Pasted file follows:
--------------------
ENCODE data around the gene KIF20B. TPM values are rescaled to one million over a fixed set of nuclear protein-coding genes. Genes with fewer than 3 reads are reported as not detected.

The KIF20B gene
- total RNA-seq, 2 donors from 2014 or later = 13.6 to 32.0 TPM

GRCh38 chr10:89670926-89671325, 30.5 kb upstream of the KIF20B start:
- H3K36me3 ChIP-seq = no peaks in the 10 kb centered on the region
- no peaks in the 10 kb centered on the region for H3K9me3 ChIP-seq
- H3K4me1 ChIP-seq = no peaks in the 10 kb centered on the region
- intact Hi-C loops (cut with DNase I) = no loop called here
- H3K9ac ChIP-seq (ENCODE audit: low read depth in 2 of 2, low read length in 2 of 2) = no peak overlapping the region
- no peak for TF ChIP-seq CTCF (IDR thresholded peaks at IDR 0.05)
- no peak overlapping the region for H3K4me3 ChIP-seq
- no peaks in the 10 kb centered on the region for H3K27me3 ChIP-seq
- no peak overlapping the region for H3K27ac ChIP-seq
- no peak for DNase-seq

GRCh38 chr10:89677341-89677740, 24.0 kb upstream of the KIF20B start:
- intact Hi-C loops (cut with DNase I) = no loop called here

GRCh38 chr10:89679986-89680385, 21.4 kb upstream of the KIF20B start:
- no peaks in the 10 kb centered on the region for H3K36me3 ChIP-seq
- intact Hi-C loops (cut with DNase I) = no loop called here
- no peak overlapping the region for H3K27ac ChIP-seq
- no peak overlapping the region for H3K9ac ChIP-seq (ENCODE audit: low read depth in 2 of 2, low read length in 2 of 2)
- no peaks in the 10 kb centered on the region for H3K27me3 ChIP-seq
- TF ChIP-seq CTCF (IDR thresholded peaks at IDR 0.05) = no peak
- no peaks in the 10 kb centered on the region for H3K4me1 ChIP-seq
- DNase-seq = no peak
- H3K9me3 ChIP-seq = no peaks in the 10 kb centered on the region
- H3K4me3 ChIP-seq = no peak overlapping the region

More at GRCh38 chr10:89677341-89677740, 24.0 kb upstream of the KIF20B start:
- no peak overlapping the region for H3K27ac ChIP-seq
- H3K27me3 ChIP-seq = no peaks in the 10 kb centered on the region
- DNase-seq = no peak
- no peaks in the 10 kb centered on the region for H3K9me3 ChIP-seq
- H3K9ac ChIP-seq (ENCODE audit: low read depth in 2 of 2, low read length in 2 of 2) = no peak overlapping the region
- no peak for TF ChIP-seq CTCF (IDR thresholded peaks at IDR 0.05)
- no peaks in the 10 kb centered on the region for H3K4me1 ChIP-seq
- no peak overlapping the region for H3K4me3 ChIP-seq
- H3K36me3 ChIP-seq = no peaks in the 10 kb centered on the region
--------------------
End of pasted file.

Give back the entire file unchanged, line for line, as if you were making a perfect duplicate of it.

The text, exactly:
ENCODE data around the gene KIF20B. TPM values are rescaled to one million over a fixed set of nuclear protein-coding genes. Genes with fewer than 3 reads are reported as not detected.

The KIF20B gene
- total RNA-seq, 2 donors from 2014 or later = 13.6 to 32.0 TPM

GRCh38 chr10:89670926-89671325, 30.5 kb upstream of the KIF20B start:
- H3K36me3 ChIP-seq = no peaks in the 10 kb centered on the region
- no peaks in the 10 kb centered on the region for H3K9me3 ChIP-seq
- H3K4me1 ChIP-seq = no peaks in the 10 kb centered on the region
- intact Hi-C loops (cut with DNase I) = no loop called here
- H3K9ac ChIP-seq (ENCODE audit: low read depth in 2 of 2, low read length in 2 of 2) = no peak overlapping the region
- no peak for TF ChIP-seq CTCF (IDR thresholded peaks at IDR 0.05)
- no peak overlapping the region for H3K4me3 ChIP-seq
- no peaks in the 10 kb centered on the region for H3K27me3 ChIP-seq
- no peak overlapping the region for H3K27ac ChIP-seq
- no peak for DNase-seq

GRCh38 chr10:89677341-89677740, 24.0 kb upstream of the KIF20B start:
- intact Hi-C loops (cut with DNase I) = no loop called here

GRCh38 chr10:89679986-89680385, 21.4 kb upstream of the KIF20B start:
- no peaks in the 10 kb centered on the region for H3K36me3 ChIP-seq
- intact Hi-C loops (cut with DNase I) = no loop called here
- no peak overlapping the region for H3K27ac ChIP-seq
- no peak overlapping the region for H3K9ac ChIP-seq (ENCODE audit: low read depth in 2 of 2, low read length in 2 of 2)
- no peaks in the 10 kb centered on the region for H3K27me3 ChIP-seq
- TF ChIP-seq CTCF (IDR thresholded peaks at IDR 0.05) = no peak
- no peaks in the 10 kb centered on the region for H3K4me1 ChIP-seq
- DNase-seq = no peak
- H3K9me3 ChIP-seq = no peaks in the 10 kb centered on the region
- H3K4me3 ChIP-seq = no peak overlapping the region

More at GRCh38 chr10:89677341-89677740, 24.0 kb upstream of the KIF20B start:
- no peak overlapping the region for H3K27ac ChIP-seq
- H3K27me3 ChIP-seq = no peaks in the 10 kb centered on the region
- DNase-seq = no peak
- no peaks in the 10 kb centered on the region for H3K9me3 ChIP-seq
- H3K9ac ChIP-seq (ENCODE audit: low read depth in 2 of 2, low read length in 2 of 2) = no peak overlapping the region
- no peak for TF ChIP-seq CTCF (IDR thresholded peaks at IDR 0.05)
- no peaks in the 10 kb centered on the region for H3K4me1 ChIP-seq
- no peak overlapping the region for H3K4me3 ChIP-seq
- H3K36me3 ChIP-seq = no peaks in the 10 kb centered on the region